Since 2003, Bloomberg has collected and archived the images taken by our global team of photographers. What began as a fairly limited collection of finance types in suits is now a thriving business of 700,000 high-quality, often unique images of all things business – faces, places, products – and more. Those striking photos are made available to internal groups and external clients, including more than 200 media companies in more than 40 countries who license Bloomberg’s images.

BIG DIG: An employee uses the light from a head torch to illuminate the machine cut walls of a potash mine in Berezniki, Russia. Photographed by Andrey Rudakov for Bloomberg.

“We’re photo-journalists,” says Natasha Cholerton-Brown, managing editor for Photos. “We understand what’s going on in the news. Given the trends in the economy and the news overall, we’re creeping onto more and more pages, because we’re able to get photographers anywhere they need to be.”

You don’t have to be a photographer to know that a unique image can drive newsstand sales, web traffic, and industry buzz. So the photo desk scrambles like reporters when it comes to breaking news and key events, with the goal of getting clients shots that no other photo service can get.

“We’re not just selling to business publications; we’re selling to general interest newspapers, websites, and broadcasters,” says Josh Rucci, global head of sales for Bloomberg’s Media Licensing and Distribution business. “Images can be used over and over again, in so many different outlets. That’s the power of the service.”

The group has expanded far beyond its roots in headshots of financial executives, shooting major world events, economic and business developments. One such example is a recent feature series, created with the help of a Maersk captain, that details a container ship going through the Suez Canal. The result of the work is a brilliant, detailed shoot of the massive ship being escorted through a tiny strip of militarized territory, illustrating a multitude of newsworthy subjects: East-West trade, economics, geopolitics, history and business. (See the slideshow.)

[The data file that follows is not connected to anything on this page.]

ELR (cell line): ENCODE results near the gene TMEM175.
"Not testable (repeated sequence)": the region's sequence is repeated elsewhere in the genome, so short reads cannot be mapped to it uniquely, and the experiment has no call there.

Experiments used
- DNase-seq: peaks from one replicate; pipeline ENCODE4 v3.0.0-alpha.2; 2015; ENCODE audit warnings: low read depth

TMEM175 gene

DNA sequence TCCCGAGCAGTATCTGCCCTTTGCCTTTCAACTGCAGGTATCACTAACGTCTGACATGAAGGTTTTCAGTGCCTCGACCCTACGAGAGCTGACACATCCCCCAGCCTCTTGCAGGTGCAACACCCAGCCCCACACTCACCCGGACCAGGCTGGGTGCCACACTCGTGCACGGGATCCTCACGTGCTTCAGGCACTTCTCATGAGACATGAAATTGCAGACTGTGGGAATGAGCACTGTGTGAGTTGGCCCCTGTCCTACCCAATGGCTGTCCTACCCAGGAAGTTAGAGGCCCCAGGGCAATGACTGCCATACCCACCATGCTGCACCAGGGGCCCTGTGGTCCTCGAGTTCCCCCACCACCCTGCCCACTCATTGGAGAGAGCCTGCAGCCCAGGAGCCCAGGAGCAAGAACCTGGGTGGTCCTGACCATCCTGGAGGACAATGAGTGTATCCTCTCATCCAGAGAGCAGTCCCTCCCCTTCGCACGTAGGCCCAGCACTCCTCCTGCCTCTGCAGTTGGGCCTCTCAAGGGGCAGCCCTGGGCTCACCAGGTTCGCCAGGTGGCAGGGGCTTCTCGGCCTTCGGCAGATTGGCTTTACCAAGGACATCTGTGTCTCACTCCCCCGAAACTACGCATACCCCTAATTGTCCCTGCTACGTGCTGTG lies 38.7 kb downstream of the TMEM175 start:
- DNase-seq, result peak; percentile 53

Cholerton-Brown points to the Best Photos of the Year, a selection of 80 images that sets Bloomberg’s content apart. One of those images, taken in Berezniki, Russia, on August 23, shows employees illuminating the depths of a cathedral-like potash mine. Bloomberg’s photo team editors gained exclusive access to the mine for photographer Andrey Rudakov during a politically fraught period of time. The stunning photograph captures a process rarely seen by the public at a newsworthy moment. These days, Cholerton-Brown’s main activity is preparing the archive for a 2014 re-launch that will make the photos available through the Bloomberg Professional service.

Partly as a result of the broadened perspective, Bloomberg Photo Service has 200 external clients in more than 40 countries that license imagery for editorial use, including the South China Morning Post, Financial Times, Wall Street Journal, and O Globo. Rucci’s team also sells media clients Bloomberg News, data for print, digital video and the Bloomberg Professional service.

The team stocks the archive with work from staff photographers and more than 400 global freelance contributors, many of whom have won a significant number of prestigious photo awards..

So when, say, Jeff Bezos announces his purchase of the Washington Post, Bloomberg Photo Service has an image of the Amazon founder and Donald Graham (Washington Post chairman and CEO) together weeks earlier in Sun Valley at Allen & Company’s conference, ready for the world’s newspapers to reprint

Or when, say, Jeff Bauman is wheeled away moments after the Boston Marathon Bombing, Bloomberg has it first, ready for the world’s websites to post.

“Our photographer was in the right place at the right time,” says Cholerton-Brown. “Photographers do what any journalist aims to do when news unfolds in front of their eyes. They have to tell the story honestly. This is challenging when one is dealing with personal trauma and the chaos that occurs during catastrophic events. But that’s what professional photographers do.”

With this level of quality, let’s hope they never stop.

Contributed by Sara Pepitone, a freelance lifestyle writer and business journalist